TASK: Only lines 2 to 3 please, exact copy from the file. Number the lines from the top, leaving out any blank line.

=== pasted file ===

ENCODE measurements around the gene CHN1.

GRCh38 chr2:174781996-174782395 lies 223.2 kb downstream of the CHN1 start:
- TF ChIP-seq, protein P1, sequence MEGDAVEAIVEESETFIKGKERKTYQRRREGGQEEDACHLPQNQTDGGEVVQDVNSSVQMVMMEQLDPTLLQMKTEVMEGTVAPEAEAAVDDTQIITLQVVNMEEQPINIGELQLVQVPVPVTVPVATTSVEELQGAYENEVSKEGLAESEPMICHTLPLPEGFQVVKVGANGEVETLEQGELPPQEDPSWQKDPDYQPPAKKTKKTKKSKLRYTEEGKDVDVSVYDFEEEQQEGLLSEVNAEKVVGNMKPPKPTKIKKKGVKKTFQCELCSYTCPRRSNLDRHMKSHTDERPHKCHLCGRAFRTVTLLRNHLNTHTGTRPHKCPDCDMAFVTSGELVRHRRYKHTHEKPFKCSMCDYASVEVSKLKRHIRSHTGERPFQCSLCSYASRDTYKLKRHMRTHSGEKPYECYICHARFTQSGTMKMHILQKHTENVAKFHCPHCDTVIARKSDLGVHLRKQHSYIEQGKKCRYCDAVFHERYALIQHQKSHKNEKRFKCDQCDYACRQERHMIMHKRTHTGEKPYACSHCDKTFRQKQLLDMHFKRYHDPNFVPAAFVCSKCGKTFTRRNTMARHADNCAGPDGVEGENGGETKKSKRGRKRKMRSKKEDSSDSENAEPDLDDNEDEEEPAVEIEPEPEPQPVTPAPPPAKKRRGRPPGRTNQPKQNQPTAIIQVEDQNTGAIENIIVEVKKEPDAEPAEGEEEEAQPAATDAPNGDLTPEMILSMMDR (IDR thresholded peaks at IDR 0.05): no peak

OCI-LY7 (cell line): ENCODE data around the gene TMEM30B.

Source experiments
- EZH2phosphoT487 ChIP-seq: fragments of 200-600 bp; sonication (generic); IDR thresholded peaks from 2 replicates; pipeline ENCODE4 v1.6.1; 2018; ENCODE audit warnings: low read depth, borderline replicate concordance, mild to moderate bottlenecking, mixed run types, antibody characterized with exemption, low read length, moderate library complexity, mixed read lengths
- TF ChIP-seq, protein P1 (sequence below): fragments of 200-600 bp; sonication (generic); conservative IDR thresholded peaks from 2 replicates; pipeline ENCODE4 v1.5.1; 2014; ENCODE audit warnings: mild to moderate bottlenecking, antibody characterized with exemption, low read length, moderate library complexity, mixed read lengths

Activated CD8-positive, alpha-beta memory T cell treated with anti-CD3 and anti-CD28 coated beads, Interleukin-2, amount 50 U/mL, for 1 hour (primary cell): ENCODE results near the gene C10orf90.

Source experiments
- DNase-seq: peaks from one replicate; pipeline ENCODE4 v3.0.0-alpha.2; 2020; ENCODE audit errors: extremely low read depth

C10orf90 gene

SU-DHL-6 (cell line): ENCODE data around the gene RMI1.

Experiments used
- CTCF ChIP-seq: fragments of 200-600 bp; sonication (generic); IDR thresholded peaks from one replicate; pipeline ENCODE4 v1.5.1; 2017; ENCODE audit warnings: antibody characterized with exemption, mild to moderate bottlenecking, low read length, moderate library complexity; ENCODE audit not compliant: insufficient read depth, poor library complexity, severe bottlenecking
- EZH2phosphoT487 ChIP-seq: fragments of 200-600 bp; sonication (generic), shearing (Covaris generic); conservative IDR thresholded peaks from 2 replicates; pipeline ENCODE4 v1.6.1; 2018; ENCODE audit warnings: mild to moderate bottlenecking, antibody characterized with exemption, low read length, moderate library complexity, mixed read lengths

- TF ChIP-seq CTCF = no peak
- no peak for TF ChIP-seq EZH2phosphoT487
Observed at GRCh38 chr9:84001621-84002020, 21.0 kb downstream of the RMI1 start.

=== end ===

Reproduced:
GRCh38 chr2:174781996-174782395 lies 223.2 kb downstream of the CHN1 start:
- TF ChIP-seq, protein P1, sequence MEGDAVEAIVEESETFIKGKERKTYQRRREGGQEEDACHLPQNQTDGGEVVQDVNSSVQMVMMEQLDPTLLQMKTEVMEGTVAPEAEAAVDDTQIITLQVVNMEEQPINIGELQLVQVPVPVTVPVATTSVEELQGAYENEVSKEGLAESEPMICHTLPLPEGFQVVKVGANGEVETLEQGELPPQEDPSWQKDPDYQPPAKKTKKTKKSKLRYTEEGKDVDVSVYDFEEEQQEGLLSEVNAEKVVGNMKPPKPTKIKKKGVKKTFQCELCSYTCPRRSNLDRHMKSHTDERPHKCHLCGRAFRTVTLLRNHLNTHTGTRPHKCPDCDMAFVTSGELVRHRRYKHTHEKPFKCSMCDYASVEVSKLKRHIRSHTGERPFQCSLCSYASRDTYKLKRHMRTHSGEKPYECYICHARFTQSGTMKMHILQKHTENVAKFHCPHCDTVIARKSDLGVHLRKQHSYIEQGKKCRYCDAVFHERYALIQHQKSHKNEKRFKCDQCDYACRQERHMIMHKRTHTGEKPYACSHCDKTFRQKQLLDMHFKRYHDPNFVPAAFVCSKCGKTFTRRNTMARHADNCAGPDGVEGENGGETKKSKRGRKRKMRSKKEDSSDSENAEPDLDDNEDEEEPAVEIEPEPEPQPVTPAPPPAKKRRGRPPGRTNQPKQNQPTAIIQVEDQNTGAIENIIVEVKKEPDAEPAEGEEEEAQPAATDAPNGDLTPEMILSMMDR (IDR thresholded peaks at IDR 0.05): no peak